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Stealthy Change, Healthy Change

Three Ways to Practice Presence

Donald Altman

By Donald Altman - Helping clients make changes isn't always easy. How can we stealthily introduce change through mindfulness? It may not be as daunting as it sounds. Here are three easy-to-use practices for getting started.

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VIDEO: Helping Clients Envision Personal Transformation

...While Still Validating Their Pain

Courtney Armstrong

How do you help clients access resourceful states when they’re feeling hopeless and helpless? In this short video, trauma specialist Courtney Armstrong explains.

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Couples Therapy with a Positive Spin

How to Accomplish Something in Every Session

Ellen Wachtel

By Ellen Wachtel - Doing couples therapy isn’t easy. But often there are implicit positives in statements in which the main point is anger, disappointment, and hurt. With practice, therapists can learn to pick up on the strengths that are embedded in painful emotions.

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The Beethoven Factor

Three Qualities of People Who Triumph Under Adversity

Paul Pearsall

By Paul Pearsall - Quantum leaps of thriving sometimes happen. However, most thrivers rarely recognize their invincibility in a short period of magnificent epiphany. Like Ludwig van Beethoven, they have periods of dismal lows and unrealistic highs. Through it all, thrivers maintain the key characteristic of thriving.

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A Positive Psychology Approach to Aging Well

Four Lessons for Growing Old with a Positive State of Mind

Robert Hill

By Robert Hill - The question of interest in the 21st century has turned from "How long will I live?" to "If I'm going to live a long time, how can I be happy in the process?" From a practical point of view, it would seem that growing old portends misery, not happiness. However, in spite of the harsh realities of aging, most of us believe that old age is still worthwhile. Here's why.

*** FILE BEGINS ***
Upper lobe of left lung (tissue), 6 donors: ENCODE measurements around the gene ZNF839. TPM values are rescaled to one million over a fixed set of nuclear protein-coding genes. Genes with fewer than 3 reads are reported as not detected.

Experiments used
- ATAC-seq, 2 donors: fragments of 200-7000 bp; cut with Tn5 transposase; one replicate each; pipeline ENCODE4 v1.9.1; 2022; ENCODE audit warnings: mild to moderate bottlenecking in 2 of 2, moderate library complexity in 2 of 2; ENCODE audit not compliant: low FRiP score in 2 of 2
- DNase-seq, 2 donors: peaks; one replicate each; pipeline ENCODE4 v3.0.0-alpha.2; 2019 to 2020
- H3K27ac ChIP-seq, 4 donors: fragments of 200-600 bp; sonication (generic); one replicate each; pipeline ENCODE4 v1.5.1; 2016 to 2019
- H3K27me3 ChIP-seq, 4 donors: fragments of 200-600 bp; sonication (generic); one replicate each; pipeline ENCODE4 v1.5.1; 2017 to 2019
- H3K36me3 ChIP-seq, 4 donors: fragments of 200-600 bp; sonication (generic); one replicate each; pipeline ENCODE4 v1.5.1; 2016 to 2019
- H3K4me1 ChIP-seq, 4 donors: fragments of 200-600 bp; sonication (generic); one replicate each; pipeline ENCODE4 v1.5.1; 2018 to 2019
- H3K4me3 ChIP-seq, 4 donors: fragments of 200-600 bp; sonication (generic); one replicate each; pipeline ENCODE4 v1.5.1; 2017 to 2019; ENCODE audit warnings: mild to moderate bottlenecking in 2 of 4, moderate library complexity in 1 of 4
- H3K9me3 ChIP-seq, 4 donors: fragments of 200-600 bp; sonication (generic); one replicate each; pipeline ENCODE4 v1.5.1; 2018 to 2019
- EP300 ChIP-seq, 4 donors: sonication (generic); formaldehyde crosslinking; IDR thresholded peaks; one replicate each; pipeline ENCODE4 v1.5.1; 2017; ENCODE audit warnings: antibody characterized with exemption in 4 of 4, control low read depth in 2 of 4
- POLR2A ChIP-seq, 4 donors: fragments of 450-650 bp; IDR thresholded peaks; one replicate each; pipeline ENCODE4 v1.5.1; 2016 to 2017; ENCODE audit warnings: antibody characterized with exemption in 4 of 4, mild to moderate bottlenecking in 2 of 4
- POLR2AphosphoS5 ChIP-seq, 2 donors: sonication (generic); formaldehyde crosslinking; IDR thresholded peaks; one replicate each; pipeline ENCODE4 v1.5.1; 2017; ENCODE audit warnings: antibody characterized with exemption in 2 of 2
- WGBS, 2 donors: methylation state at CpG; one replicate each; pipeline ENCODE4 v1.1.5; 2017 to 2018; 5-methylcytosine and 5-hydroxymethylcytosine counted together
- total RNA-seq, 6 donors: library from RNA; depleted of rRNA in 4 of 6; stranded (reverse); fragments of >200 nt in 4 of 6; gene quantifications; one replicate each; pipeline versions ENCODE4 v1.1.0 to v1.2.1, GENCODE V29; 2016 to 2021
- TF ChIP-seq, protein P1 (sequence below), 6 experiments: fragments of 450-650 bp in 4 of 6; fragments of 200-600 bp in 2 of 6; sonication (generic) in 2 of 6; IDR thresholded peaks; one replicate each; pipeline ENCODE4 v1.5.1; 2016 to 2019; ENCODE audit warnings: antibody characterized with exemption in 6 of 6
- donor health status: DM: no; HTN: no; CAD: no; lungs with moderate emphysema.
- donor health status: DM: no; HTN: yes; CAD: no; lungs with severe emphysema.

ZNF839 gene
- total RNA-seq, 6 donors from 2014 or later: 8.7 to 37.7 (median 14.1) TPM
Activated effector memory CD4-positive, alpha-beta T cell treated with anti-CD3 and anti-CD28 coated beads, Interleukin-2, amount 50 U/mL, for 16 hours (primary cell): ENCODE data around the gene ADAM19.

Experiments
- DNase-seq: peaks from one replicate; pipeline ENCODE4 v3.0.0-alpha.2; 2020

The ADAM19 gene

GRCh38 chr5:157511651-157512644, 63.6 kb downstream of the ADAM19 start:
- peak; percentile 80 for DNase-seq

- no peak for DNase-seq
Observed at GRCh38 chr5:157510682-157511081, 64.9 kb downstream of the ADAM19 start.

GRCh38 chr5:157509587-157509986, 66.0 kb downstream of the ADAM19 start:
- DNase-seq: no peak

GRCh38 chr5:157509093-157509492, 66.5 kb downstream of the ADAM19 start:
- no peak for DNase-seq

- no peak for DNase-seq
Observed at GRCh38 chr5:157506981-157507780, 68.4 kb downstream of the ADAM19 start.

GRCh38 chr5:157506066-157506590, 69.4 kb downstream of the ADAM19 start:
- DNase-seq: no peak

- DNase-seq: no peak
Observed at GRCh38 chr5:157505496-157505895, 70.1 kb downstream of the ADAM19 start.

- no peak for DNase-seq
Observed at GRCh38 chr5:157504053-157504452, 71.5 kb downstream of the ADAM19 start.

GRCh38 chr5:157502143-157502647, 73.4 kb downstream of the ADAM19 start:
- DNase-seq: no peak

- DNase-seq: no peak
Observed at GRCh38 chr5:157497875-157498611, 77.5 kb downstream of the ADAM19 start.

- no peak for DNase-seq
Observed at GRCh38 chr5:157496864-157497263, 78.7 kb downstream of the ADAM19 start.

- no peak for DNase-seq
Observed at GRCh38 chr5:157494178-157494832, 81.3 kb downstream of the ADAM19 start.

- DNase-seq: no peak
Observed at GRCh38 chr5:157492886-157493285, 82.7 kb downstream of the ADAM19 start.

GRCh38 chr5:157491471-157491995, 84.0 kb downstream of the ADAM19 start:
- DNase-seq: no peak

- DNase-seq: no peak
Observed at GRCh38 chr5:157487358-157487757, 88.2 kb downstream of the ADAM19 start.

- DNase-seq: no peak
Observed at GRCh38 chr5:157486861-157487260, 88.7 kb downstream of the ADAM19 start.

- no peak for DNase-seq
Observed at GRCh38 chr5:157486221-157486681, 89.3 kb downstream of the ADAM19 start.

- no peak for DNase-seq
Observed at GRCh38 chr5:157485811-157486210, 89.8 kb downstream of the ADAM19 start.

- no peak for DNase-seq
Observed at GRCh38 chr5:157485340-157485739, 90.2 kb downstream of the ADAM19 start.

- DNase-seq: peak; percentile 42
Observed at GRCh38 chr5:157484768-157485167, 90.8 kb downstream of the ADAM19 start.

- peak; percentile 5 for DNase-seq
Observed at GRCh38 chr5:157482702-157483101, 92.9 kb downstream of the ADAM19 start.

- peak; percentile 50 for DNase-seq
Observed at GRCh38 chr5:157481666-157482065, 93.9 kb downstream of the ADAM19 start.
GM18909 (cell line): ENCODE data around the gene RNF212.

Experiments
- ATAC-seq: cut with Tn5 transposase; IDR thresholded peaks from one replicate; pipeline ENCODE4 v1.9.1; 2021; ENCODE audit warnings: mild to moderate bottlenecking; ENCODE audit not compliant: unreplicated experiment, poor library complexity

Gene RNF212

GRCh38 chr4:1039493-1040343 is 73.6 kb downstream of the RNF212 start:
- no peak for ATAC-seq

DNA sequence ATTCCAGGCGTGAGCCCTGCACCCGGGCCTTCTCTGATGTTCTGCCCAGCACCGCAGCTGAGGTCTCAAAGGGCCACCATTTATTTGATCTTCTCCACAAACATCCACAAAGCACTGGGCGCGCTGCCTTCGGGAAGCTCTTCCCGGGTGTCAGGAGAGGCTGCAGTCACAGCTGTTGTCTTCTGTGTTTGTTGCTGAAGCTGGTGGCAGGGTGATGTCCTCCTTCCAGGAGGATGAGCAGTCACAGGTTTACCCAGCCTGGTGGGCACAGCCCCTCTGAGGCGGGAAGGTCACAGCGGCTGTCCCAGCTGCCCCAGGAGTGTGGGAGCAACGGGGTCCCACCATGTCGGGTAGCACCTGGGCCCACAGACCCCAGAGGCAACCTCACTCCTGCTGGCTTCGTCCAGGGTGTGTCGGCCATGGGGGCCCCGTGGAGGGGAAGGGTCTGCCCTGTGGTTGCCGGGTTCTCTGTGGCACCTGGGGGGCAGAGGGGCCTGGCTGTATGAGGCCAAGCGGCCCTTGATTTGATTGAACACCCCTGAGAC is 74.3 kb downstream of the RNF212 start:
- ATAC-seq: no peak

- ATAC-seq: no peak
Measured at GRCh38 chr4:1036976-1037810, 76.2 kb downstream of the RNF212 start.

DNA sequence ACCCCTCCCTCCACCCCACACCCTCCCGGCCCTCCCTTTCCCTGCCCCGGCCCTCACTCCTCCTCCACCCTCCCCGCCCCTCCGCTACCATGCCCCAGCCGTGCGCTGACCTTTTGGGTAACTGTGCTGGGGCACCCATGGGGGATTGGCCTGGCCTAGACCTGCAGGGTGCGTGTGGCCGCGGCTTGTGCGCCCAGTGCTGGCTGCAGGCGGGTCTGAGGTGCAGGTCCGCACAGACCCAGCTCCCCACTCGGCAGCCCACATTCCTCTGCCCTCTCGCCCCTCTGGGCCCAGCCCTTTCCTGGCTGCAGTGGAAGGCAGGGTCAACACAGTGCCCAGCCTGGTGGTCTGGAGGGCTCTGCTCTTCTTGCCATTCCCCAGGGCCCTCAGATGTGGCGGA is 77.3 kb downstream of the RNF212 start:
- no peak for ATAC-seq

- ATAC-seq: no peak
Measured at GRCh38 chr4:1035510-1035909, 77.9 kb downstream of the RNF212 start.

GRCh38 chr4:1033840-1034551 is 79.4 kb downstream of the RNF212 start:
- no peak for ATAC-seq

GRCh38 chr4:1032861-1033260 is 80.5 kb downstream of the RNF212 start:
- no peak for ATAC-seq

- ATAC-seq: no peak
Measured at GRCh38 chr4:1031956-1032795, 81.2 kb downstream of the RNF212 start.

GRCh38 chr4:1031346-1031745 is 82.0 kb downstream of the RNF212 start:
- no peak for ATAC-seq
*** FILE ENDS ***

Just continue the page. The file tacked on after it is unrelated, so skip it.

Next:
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Are You Suffering from Planetary Anguish?

Reversing Climate Change May Not Be Beyond Our Reach

Mary Pipher

By Mary Pipher - We live in a culture of denial, especially about the grim reality of climate change. Sure, we want to savor the occasional shrimp cocktail without having to brood about ruined mangroves, but we can’t solve a problem we can’t face.

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Does Positive Psychology Really Work?

A Myth Buster Reveals the Truth Behind Martin Seligman's Happiness Movement

Barbara Ehrenreich

By Barbara Ehrenreich - The central claim of positive psychology, as of positive thinking generally, is that happiness is not only desirable in and of itself but actually useful, leading to better health and greater success. But is this actually the case, or is positive psychology nothing more than pop science?

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Positive Psychology: Does It Really Work?

Taking a Critical Look at Martin Seligman's Pursuit of Happiness

Barbara Ehrenreich

Happy or positive people seem to be more successful at work. They're more likely to get a second interview while job hunting, get positive evaluations from superiors, resist burnout, and advance up the career ladder. There are scores of studies showing that happy or optimistic people are likely to be healthier than those who are sour-tempered and pessimistic. But most of these studies---the basis of positive psychology---only establish correlations and tell us nothing about causality: Are people healthy because they're happy or happy because they're healthy?

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The Rise of Therapy's Positive Psychology Movement

Martin Seligman Injects Thinking Positively into the Therapy World

Mary Sykes Wylie

How did Martin Seligman come to be known as the "father" of something called positive psychology, a movement that could change the face of psychotherapy as we know it? With his scientific study of what makes people happy and good, Seligman overturned therapy's culture of victimology, obsessed with the study of what's wrong with people---with their emotional lives, their relationships, their physical brains, and why they fail and feel bad. If people could be taught to feel bad, Seligman supposed, perhaps they could also be taught to feel good.

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